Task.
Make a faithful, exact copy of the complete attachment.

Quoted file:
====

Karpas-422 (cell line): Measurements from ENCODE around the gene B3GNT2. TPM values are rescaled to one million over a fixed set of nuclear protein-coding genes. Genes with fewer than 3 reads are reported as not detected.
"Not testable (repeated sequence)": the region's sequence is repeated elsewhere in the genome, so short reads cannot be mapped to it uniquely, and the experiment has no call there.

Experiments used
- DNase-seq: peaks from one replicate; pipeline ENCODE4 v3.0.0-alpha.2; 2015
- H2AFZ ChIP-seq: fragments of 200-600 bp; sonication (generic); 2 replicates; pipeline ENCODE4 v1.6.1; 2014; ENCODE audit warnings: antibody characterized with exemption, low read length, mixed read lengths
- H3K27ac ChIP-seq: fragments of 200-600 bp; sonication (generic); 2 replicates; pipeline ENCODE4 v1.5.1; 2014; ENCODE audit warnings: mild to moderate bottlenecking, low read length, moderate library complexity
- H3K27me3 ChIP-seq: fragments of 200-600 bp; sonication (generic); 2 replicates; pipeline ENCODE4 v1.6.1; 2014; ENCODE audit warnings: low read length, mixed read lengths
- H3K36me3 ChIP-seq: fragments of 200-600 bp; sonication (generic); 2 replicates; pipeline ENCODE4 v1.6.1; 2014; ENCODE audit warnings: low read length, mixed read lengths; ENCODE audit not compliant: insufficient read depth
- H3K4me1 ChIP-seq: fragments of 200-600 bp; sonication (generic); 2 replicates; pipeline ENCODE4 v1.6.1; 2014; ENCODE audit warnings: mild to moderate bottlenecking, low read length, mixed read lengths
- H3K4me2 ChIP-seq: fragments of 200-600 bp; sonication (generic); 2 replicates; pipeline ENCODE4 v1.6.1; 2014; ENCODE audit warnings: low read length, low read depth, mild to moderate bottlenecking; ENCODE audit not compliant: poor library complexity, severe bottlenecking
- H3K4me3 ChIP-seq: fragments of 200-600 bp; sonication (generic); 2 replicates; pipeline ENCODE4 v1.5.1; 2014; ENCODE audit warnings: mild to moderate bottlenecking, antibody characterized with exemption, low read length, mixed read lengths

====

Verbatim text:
Karpas-422 (cell line): Measurements from ENCODE around the gene B3GNT2. TPM values are rescaled to one million over a fixed set of nuclear protein-coding genes. Genes with fewer than 3 reads are reported as not detected.
"Not testable (repeated sequence)": the region's sequence is repeated elsewhere in the genome, so short reads cannot be mapped to it uniquely, and the experiment has no call there.

Experiments used
- DNase-seq: peaks from one replicate; pipeline ENCODE4 v3.0.0-alpha.2; 2015
- H2AFZ ChIP-seq: fragments of 200-600 bp; sonication (generic); 2 replicates; pipeline ENCODE4 v1.6.1; 2014; ENCODE audit warnings: antibody characterized with exemption, low read length, mixed read lengths
- H3K27ac ChIP-seq: fragments of 200-600 bp; sonication (generic); 2 replicates; pipeline ENCODE4 v1.5.1; 2014; ENCODE audit warnings: mild to moderate bottlenecking, low read length, moderate library complexity
- H3K27me3 ChIP-seq: fragments of 200-600 bp; sonication (generic); 2 replicates; pipeline ENCODE4 v1.6.1; 2014; ENCODE audit warnings: low read length, mixed read lengths
- H3K36me3 ChIP-seq: fragments of 200-600 bp; sonication (generic); 2 replicates; pipeline ENCODE4 v1.6.1; 2014; ENCODE audit warnings: low read length, mixed read lengths; ENCODE audit not compliant: insufficient read depth
- H3K4me1 ChIP-seq: fragments of 200-600 bp; sonication (generic); 2 replicates; pipeline ENCODE4 v1.6.1; 2014; ENCODE audit warnings: mild to moderate bottlenecking, low read length, mixed read lengths
- H3K4me2 ChIP-seq: fragments of 200-600 bp; sonication (generic); 2 replicates; pipeline ENCODE4 v1.6.1; 2014; ENCODE audit warnings: low read length, low read depth, mild to moderate bottlenecking; ENCODE audit not compliant: poor library complexity, severe bottlenecking
- H3K4me3 ChIP-seq: fragments of 200-600 bp; sonication (generic); 2 replicates; pipeline ENCODE4 v1.5.1; 2014; ENCODE audit warnings: mild to moderate bottlenecking, antibody characterized with exemption, low read length, mixed read lengths